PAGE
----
Since March 2020, the central bank has cut the key repro rate by a total of 300bps. Or, in other words, interest rates have dropped from 6.25% to the current 3.5%. While this is good news for borrowers, retired people living on the interest earned on their savings will have considerably less money each month than they bargained for.
So what can you do if you’re struggling to make ends meet right now?
First and foremost, resist taking on any more debt, especially ‘bad’ debt (that used to buy consumables or items that decline in value). If you’re maintaining your previous lifestyle by racking up more credit card debt, you’re heading for disaster. When the President speaks about austerity measures and belt tightening, he is referring to all of us. We need to seriously evaluate how we spend our money and eliminate non-essentials.
Consider ‘downsizing’ your home or car. The status that comes from living in a mansion and driving a luxury motor vehicle is important to some people, but it’s not worth the financial stress that comes from struggling to maintain an unaffordable lifestyle.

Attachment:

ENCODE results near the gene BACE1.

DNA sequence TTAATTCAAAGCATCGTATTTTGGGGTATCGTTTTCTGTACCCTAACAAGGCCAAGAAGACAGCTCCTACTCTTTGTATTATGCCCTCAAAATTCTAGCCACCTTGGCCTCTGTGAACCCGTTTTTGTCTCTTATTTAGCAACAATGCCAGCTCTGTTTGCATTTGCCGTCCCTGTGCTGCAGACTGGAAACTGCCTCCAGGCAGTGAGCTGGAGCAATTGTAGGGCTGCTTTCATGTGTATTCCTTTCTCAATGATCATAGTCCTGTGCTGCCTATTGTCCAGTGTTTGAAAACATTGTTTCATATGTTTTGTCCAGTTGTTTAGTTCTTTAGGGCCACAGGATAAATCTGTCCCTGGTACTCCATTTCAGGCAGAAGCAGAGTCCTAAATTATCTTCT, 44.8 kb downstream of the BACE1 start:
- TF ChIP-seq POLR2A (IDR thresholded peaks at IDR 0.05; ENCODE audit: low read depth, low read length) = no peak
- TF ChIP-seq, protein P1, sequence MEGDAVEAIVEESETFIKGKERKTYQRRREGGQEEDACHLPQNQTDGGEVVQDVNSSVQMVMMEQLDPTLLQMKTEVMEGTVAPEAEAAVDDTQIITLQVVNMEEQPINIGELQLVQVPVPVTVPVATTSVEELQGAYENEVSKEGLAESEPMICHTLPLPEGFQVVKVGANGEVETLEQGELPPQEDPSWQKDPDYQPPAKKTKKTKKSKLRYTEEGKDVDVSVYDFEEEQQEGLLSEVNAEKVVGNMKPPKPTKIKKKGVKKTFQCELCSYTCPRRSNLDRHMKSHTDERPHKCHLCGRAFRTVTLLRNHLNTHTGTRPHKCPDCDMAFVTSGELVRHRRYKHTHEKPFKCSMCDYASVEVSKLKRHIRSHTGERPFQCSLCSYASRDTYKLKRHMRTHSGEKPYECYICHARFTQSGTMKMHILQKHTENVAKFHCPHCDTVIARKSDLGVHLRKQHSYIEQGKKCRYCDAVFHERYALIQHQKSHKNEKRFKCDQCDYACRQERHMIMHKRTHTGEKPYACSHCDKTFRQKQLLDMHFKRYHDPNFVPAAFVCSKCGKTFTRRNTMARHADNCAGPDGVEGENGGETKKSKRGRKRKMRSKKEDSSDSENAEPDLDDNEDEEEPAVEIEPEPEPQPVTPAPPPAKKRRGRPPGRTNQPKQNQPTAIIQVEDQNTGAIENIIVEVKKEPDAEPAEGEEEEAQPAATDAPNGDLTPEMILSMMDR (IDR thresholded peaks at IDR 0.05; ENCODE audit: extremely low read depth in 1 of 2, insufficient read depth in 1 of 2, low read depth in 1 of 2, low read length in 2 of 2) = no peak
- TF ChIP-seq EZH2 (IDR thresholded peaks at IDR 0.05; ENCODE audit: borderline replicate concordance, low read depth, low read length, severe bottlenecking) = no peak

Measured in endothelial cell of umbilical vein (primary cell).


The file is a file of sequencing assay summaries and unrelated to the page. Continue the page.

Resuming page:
“We saved over R2000 a month on car repayments,” says Mrs M, “just by trading in my husband’s big SUV and buying a smaller car. Everything about the new car is cheaper – from filling the tank to servicing, and replacing tyres. It still gets us from A to B in comfort. And it’s much easier to park!”
Making the decision to sell your home is a little trickier. It’s a buyer’s market right now and you may not be able to achieve your selling price, especially on a property in the higher price bracket. If you’ve owned your home for a while and your bond has been partially paid off, consider approaching your bank to negotiate an extension on the loan period to bring down the monthly repayments.